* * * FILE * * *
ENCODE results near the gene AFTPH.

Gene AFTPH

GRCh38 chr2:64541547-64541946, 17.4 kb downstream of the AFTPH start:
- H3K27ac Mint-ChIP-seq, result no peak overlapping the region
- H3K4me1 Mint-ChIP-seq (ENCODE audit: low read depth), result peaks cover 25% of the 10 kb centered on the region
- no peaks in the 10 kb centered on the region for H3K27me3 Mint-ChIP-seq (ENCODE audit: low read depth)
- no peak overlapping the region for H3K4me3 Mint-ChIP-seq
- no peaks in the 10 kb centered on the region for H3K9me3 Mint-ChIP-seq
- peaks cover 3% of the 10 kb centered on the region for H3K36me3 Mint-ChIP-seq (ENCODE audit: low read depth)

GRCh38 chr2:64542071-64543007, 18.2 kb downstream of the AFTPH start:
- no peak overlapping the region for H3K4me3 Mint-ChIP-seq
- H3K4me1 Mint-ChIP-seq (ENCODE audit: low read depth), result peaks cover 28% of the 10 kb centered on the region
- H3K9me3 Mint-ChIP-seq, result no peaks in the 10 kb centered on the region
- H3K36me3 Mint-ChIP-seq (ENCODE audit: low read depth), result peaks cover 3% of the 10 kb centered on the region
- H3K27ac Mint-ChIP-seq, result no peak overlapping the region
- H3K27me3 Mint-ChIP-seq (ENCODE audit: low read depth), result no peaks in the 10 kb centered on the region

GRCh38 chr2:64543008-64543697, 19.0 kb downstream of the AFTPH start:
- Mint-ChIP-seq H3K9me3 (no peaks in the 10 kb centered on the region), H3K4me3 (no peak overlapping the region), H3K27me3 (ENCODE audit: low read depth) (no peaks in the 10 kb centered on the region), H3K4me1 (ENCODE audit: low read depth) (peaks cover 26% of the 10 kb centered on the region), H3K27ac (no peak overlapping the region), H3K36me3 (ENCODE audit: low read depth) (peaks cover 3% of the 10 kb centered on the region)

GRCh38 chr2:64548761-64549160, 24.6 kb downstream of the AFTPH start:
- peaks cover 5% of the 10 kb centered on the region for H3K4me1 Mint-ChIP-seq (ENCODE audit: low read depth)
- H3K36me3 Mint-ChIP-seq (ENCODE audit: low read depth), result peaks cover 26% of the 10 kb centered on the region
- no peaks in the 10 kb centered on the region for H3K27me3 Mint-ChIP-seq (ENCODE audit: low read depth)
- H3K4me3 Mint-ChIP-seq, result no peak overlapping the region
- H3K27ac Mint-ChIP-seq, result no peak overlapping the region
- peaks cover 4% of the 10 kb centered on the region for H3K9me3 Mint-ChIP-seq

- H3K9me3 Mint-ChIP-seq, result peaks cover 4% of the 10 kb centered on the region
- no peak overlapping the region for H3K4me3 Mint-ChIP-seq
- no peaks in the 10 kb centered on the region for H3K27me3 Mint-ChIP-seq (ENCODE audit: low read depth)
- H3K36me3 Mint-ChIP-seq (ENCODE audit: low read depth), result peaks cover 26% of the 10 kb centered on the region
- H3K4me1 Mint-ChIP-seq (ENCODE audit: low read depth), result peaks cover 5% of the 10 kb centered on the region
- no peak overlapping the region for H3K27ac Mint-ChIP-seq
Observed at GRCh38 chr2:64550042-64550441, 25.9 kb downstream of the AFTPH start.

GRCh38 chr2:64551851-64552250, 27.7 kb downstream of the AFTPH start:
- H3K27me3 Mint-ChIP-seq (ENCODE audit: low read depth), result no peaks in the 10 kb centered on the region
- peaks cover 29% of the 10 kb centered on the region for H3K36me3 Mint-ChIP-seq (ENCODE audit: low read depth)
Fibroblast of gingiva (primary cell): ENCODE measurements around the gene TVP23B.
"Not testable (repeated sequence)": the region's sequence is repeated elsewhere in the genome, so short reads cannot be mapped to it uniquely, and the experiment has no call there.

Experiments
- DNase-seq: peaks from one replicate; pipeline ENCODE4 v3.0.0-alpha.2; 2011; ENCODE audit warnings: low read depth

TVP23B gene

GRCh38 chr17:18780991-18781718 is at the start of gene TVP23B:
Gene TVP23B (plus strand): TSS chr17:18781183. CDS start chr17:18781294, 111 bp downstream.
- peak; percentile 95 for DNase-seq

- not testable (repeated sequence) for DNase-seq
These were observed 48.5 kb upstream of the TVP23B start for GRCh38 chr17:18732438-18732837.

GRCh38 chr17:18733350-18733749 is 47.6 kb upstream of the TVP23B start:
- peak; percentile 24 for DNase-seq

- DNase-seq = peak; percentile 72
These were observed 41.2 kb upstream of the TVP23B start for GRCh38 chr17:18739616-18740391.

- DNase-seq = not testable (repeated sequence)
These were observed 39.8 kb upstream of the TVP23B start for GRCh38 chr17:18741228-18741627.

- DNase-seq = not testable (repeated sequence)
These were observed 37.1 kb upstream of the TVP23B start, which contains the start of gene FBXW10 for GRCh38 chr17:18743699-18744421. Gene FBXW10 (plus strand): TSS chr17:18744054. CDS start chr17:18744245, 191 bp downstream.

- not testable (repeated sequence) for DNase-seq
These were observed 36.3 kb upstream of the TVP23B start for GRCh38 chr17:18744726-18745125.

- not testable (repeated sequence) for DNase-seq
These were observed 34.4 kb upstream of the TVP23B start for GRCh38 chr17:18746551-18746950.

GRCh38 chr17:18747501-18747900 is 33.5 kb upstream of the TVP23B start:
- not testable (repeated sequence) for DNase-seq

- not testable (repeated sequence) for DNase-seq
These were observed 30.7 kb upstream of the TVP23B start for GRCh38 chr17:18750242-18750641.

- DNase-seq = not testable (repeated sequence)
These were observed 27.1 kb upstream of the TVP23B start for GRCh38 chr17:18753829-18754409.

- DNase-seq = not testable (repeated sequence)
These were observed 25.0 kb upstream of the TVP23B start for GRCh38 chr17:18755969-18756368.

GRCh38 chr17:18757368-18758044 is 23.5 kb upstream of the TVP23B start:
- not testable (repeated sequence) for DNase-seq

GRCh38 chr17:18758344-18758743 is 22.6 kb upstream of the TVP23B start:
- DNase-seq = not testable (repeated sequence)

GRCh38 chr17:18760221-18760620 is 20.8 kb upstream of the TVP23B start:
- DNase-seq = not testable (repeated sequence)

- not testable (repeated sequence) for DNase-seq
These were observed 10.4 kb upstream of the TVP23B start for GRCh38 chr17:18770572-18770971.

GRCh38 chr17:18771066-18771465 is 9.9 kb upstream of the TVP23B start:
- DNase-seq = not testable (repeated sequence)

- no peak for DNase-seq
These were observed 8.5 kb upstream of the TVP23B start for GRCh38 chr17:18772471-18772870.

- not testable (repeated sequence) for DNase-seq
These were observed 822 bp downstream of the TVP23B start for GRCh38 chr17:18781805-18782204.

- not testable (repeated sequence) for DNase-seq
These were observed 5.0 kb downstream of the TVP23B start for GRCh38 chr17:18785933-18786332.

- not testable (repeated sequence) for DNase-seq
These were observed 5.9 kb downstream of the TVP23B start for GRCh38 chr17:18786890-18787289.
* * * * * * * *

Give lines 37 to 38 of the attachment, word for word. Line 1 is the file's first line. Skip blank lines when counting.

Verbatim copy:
"Not testable (repeated sequence)": the region's sequence is repeated elsewhere in the genome, so short reads cannot be mapped to it uniquely, and the experiment has no call there.

Experiments